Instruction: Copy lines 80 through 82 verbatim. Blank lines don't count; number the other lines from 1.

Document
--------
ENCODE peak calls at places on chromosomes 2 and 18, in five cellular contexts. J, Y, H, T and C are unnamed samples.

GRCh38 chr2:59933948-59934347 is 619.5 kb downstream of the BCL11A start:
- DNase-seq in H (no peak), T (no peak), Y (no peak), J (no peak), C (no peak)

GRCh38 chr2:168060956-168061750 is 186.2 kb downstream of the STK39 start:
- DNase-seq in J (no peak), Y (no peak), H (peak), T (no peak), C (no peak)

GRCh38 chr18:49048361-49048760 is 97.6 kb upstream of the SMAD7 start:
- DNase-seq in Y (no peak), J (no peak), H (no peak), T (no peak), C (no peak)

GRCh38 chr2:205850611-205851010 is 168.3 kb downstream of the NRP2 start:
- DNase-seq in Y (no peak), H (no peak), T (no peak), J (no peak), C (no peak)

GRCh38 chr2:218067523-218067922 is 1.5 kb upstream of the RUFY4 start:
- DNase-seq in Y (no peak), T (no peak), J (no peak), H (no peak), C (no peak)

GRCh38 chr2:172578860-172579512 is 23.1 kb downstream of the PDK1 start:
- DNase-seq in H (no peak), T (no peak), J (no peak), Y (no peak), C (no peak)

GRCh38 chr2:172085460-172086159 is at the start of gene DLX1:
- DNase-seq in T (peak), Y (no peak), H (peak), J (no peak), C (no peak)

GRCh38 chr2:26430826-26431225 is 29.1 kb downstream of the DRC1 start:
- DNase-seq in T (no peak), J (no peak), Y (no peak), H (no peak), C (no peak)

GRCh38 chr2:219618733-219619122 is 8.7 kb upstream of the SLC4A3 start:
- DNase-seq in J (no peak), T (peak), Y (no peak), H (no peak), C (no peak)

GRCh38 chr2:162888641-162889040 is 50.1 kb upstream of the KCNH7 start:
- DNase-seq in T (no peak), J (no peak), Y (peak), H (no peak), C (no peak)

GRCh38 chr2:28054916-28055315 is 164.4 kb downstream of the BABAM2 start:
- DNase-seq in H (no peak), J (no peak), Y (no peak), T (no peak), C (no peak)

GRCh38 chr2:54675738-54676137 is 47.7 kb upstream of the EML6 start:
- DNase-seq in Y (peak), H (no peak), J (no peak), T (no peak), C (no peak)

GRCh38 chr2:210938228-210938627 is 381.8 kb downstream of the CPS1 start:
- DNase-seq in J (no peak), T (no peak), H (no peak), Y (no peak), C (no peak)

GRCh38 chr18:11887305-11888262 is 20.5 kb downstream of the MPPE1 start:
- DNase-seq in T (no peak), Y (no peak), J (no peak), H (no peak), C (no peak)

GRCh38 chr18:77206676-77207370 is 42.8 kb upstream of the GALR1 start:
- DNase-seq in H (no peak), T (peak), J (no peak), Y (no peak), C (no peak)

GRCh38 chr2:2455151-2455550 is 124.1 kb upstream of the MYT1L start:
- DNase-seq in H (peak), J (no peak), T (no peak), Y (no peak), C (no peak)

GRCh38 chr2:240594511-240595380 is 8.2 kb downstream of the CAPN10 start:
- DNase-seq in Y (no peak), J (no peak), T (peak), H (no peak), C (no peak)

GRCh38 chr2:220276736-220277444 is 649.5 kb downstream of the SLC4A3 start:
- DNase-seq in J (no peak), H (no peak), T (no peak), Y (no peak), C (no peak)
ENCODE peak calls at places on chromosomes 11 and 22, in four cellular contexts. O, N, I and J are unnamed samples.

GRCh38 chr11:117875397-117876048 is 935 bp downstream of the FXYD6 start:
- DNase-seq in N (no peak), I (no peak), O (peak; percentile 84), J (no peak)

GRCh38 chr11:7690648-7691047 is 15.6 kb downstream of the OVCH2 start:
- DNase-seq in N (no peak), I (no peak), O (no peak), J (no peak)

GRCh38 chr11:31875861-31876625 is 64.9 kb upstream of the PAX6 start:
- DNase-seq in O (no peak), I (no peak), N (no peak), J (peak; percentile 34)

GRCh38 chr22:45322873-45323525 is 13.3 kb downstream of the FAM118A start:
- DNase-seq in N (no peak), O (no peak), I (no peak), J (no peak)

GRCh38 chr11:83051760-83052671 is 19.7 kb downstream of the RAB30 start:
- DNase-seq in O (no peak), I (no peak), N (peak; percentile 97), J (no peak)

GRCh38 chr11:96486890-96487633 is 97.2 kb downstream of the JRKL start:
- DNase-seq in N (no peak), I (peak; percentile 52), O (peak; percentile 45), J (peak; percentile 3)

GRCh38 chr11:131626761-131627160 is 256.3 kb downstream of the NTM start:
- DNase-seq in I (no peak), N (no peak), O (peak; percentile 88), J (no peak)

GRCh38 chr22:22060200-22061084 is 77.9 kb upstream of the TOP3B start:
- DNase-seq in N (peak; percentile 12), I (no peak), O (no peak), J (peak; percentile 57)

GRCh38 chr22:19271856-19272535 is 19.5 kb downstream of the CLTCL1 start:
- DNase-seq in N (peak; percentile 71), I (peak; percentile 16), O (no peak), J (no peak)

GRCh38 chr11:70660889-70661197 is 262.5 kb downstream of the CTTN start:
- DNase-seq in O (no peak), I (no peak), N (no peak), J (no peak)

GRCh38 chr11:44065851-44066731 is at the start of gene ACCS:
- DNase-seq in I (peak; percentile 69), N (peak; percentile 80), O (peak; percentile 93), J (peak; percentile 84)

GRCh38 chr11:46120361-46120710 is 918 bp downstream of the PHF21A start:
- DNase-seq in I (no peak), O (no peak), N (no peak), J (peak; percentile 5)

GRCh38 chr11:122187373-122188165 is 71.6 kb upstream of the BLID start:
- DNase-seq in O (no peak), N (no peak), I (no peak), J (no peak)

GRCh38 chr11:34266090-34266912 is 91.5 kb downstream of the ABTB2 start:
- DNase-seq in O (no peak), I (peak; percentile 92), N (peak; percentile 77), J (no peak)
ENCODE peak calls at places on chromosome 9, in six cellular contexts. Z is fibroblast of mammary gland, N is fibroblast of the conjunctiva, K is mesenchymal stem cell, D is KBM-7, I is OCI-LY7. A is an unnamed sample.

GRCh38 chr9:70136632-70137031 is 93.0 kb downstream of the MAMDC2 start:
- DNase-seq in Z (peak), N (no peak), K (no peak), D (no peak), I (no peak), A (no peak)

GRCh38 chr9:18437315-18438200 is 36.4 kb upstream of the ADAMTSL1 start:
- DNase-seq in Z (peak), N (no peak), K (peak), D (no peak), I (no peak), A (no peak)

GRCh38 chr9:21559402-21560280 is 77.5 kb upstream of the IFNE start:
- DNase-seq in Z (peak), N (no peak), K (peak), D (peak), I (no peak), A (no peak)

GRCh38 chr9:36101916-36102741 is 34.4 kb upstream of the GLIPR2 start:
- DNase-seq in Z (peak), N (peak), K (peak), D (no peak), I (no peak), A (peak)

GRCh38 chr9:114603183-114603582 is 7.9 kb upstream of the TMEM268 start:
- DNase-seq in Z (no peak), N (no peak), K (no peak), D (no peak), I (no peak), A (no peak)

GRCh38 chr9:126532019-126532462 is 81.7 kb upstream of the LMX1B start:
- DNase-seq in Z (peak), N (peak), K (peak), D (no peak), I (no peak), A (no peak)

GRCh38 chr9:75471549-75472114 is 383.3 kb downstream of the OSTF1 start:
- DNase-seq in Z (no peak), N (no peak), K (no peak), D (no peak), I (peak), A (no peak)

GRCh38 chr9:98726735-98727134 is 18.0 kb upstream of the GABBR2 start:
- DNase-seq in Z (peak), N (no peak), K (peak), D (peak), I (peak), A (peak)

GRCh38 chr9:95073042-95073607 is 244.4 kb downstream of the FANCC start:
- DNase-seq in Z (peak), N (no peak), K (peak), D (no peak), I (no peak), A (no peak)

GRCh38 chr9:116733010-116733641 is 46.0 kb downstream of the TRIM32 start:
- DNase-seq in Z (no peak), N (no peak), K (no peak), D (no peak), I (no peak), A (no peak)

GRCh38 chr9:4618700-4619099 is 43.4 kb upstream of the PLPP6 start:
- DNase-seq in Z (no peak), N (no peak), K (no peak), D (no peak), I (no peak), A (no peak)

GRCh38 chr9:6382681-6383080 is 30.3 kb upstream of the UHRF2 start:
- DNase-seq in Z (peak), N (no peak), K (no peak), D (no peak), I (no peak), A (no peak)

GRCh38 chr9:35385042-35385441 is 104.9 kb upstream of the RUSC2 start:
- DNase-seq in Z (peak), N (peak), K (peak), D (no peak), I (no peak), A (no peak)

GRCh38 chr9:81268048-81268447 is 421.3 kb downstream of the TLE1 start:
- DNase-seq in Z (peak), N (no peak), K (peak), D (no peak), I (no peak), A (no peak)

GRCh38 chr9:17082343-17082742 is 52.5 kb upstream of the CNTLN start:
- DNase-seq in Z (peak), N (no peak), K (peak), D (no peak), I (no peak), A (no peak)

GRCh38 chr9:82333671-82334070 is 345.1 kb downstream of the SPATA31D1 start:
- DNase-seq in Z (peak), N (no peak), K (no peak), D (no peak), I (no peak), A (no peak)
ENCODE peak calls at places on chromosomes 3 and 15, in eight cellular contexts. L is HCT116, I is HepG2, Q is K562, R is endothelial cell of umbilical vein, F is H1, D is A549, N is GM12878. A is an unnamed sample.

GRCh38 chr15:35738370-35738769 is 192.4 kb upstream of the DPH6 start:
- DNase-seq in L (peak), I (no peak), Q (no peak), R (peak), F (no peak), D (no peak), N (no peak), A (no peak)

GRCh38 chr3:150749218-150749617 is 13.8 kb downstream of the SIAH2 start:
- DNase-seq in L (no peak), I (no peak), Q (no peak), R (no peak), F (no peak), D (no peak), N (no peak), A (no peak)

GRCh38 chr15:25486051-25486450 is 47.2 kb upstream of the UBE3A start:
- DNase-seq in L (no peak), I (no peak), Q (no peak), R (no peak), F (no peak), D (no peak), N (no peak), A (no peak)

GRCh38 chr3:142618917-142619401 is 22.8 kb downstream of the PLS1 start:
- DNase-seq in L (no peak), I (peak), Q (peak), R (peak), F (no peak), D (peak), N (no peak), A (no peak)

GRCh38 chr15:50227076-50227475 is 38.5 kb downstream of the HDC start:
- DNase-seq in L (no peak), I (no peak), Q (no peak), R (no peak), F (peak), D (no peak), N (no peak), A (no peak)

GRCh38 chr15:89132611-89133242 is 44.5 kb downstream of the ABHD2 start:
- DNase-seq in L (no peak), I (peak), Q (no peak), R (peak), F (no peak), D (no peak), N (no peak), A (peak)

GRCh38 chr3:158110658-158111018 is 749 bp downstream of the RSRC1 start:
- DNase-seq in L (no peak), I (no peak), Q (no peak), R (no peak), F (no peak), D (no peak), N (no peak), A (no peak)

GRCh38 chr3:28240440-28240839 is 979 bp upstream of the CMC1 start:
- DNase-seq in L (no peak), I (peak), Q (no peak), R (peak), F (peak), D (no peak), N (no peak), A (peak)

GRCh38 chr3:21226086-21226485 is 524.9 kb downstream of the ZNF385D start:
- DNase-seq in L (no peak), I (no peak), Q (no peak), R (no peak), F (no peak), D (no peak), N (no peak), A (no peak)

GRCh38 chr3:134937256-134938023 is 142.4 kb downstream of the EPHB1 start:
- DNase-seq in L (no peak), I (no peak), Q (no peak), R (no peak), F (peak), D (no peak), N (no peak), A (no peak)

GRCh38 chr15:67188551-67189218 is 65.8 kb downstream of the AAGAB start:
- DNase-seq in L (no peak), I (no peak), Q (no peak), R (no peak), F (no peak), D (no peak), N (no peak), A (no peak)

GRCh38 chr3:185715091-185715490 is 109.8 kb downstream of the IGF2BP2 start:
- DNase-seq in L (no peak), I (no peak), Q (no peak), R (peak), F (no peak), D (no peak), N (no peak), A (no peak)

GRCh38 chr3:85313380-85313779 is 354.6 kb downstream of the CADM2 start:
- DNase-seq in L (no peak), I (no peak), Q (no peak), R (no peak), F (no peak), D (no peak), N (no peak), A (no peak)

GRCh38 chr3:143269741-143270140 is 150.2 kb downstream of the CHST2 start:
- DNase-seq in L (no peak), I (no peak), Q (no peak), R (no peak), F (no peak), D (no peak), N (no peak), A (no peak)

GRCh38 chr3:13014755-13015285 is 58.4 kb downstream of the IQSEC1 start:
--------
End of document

GRCh38 chr9:75471549-75472114 is 383.3 kb downstream of the OSTF1 start:
- DNase-seq in Z (no peak), N (no peak), K (no peak), D (no peak), I (peak), A (no peak)

GRCh38 chr9:98726735-98727134 is 18.0 kb upstream of the GABBR2 start: